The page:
From intrusive thoughts to obsessions: The role of perceptions of responsibility, salience, and thought suppression

ArticleinJournal of Behavior Therapy and Experimental Psychiatry 39(4):610-624 · December 2008with17 Reads
DOI: 10.1016/j.jbtep.2008.02.002
Salkovskis [1985. Obsessional-compulsive problems: A cognitive-behavioural analysis. Behaviour Research and Therapy, 23, 571–583.] hypothesized that intrusive thoughts are more likely to occur if the thought is salient for the individual, triggers feelings of responsibility and if the individual attempts to suppress the thought. The relationship between these three factors (responsibility, salience, thought suppression) and frequency of intrusive thoughts as well as anxiety were examined in the present study. One hundred female college students were led to believe that a snake had escaped from the cage in which it was housed. Half of the participants were led to believe that they were responsible for the snake's escape and half were not (Responsibility/No Responsibility). Half of the participants in each Responsibility condition were instructed to suppress thoughts of snakes during a stream of consciousness exercise and half were not (Thought Suppression vs. No Thought Suppression). All participants then completed a second stream of consciousness without suppression instructions. Salience groups were determined by a median split on a measure of snake fearfulness. Participants for whom the snake was a salient stimulus and who believed that they were responsible for the snake's escape had the highest frequency of snake thoughts during the second stream of consciousness task and also experienced the highest levels of state anxiety. Findings are discussed with respect to Salkovskis' model.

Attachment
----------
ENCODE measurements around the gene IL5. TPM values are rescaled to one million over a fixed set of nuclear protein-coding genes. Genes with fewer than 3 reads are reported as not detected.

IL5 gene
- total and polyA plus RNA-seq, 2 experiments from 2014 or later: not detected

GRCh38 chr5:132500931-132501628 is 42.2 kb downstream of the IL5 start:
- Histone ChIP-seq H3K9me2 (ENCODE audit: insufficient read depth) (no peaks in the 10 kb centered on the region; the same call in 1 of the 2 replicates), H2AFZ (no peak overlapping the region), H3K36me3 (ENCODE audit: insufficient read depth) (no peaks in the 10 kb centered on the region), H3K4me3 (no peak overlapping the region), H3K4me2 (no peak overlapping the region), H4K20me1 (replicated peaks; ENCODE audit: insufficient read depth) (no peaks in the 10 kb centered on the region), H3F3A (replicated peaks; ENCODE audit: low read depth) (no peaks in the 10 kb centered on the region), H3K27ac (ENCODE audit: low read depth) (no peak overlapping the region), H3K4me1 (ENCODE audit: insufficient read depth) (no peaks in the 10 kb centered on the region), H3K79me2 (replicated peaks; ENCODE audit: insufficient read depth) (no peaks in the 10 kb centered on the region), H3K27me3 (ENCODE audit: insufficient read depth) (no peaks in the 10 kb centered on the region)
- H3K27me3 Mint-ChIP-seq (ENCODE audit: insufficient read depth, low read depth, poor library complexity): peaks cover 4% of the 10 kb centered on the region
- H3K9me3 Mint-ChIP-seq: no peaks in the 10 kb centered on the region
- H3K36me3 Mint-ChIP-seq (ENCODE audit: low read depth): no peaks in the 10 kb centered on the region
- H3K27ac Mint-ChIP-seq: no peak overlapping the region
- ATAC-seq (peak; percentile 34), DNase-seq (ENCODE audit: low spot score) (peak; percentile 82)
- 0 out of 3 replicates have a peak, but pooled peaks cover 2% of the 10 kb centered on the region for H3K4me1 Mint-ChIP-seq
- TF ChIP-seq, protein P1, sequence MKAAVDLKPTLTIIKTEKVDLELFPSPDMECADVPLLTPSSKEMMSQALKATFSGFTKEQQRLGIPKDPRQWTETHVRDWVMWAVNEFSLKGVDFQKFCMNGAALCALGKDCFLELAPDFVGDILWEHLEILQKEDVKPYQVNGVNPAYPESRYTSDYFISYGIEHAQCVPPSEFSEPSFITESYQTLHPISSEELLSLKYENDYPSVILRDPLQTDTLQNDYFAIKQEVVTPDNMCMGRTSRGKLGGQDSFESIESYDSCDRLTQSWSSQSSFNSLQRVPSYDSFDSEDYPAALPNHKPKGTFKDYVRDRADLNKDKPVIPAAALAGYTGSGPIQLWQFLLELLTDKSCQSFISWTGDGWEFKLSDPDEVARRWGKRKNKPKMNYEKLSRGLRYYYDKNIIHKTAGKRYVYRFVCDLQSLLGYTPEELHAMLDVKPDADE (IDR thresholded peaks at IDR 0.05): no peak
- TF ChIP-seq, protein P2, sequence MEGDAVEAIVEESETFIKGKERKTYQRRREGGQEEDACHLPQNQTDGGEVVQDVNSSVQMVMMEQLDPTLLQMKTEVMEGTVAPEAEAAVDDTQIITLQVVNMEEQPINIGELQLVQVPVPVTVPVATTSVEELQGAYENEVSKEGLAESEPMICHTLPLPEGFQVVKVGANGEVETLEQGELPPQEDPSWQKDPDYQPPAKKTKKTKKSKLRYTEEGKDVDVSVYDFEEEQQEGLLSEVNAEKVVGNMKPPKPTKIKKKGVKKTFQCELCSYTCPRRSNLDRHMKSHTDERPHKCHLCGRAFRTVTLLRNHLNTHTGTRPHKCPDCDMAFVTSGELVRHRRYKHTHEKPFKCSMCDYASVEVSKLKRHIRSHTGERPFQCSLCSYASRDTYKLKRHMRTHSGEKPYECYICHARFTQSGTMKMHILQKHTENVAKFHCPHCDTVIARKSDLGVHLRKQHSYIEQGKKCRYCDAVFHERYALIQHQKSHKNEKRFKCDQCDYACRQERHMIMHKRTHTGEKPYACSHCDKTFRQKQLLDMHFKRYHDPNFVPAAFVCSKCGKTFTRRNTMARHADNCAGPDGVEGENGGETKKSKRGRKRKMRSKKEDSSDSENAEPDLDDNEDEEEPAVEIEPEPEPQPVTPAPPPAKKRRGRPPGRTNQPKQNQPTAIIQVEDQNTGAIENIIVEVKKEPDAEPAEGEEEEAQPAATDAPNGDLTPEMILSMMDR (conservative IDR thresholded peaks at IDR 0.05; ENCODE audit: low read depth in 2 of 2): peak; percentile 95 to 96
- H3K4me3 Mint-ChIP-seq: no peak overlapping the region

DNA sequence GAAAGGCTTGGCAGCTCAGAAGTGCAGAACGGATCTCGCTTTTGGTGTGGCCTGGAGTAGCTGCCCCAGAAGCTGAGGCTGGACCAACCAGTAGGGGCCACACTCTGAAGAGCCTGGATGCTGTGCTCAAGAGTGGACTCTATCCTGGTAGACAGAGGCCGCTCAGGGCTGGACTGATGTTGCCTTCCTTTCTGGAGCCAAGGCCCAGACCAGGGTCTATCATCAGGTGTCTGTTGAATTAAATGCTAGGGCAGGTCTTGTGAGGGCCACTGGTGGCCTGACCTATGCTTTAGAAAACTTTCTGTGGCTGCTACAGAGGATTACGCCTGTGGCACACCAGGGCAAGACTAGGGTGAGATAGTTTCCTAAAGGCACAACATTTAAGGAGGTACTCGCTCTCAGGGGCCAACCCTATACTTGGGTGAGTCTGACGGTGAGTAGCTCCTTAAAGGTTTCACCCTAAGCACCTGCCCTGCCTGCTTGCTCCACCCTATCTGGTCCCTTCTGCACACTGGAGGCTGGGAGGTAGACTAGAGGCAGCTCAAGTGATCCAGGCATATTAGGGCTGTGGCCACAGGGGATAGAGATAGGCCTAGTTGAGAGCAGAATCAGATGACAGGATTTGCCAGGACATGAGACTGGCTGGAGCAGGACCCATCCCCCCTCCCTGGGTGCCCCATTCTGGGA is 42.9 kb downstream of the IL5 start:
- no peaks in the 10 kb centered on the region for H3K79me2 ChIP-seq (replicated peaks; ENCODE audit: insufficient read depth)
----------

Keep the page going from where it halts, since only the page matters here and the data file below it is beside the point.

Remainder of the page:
April 2007 · Behaviour Research and Therapy · Impact Factor: 3.85
    To test the causal status of responsibility in obsessive-compulsive disorder (OCD), an experiment was executed in which responsibility was experimentally manipulated. OCD patients, non-OCD anxiety controls, and non-patients executed a classification task in either a high or a low responsibility (LoRes) condition. Subjective ratings related to danger and responsibility indicated that the... [Show full abstract]
    February 2007 · Journal of Anxiety Disorders · Impact Factor: 2.96
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        Cognitive therapy (CT) for obsessive-compulsive disorder (OCD) has shown to be effective in diminishing OCD symptoms, but there is little known about the individual contributions of the specific treatment targets to CTtreatment outcome. Two of the treatment targets of CTare overestimations of danger and inflated beliefs of personal responsibility. No studies to date have investigated the... [Show full abstract]
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